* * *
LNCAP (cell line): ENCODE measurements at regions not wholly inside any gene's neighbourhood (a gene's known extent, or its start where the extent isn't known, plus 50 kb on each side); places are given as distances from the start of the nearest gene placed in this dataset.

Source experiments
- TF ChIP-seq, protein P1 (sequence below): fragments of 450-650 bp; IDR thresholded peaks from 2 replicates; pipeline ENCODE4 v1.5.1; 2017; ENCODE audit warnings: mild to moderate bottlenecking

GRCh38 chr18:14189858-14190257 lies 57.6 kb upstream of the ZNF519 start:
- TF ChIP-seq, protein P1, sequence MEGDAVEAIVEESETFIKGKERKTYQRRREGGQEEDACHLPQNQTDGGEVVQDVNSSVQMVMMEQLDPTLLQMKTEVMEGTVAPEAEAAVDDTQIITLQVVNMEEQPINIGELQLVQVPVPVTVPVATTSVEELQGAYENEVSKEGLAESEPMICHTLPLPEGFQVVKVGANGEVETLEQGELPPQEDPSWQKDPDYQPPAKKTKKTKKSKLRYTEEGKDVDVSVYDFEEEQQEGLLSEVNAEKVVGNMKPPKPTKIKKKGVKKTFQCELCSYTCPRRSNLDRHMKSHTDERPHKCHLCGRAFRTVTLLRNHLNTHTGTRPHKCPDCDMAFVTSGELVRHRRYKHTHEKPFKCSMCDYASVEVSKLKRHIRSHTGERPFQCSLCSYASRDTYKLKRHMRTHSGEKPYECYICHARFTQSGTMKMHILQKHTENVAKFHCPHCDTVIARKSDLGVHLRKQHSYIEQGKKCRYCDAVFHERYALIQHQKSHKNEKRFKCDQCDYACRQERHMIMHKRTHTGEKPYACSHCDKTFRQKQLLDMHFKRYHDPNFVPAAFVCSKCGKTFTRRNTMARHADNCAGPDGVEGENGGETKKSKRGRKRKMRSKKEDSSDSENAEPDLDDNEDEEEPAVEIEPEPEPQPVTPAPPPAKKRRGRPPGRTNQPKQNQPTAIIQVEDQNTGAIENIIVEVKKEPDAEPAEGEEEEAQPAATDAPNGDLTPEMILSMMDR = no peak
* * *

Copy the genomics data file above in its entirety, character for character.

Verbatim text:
LNCAP (cell line): ENCODE measurements at regions not wholly inside any gene's neighbourhood (a gene's known extent, or its start where the extent isn't known, plus 50 kb on each side); places are given as distances from the start of the nearest gene placed in this dataset.

Source experiments
- TF ChIP-seq, protein P1 (sequence below): fragments of 450-650 bp; IDR thresholded peaks from 2 replicates; pipeline ENCODE4 v1.5.1; 2017; ENCODE audit warnings: mild to moderate bottlenecking

GRCh38 chr18:14189858-14190257 lies 57.6 kb upstream of the ZNF519 start:
- TF ChIP-seq, protein P1, sequence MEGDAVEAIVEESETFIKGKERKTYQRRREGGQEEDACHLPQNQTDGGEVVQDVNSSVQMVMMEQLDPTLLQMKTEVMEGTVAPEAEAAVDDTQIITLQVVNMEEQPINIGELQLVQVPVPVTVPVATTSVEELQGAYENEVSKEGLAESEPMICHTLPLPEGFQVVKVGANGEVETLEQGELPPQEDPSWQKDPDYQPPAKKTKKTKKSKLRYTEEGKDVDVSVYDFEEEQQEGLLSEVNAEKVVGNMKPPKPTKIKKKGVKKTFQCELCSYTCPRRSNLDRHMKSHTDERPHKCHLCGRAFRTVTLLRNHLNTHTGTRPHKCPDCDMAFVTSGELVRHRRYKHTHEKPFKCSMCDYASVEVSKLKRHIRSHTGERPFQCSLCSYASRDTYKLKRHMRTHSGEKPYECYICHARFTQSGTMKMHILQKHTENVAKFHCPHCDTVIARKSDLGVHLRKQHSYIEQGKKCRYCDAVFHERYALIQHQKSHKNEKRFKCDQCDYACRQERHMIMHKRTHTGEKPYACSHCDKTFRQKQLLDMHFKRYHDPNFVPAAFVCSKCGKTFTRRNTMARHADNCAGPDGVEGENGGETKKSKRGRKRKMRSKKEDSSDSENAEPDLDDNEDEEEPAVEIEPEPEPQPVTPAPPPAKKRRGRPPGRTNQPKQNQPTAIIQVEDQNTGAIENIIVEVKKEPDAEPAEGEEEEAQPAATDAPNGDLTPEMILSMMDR = no peak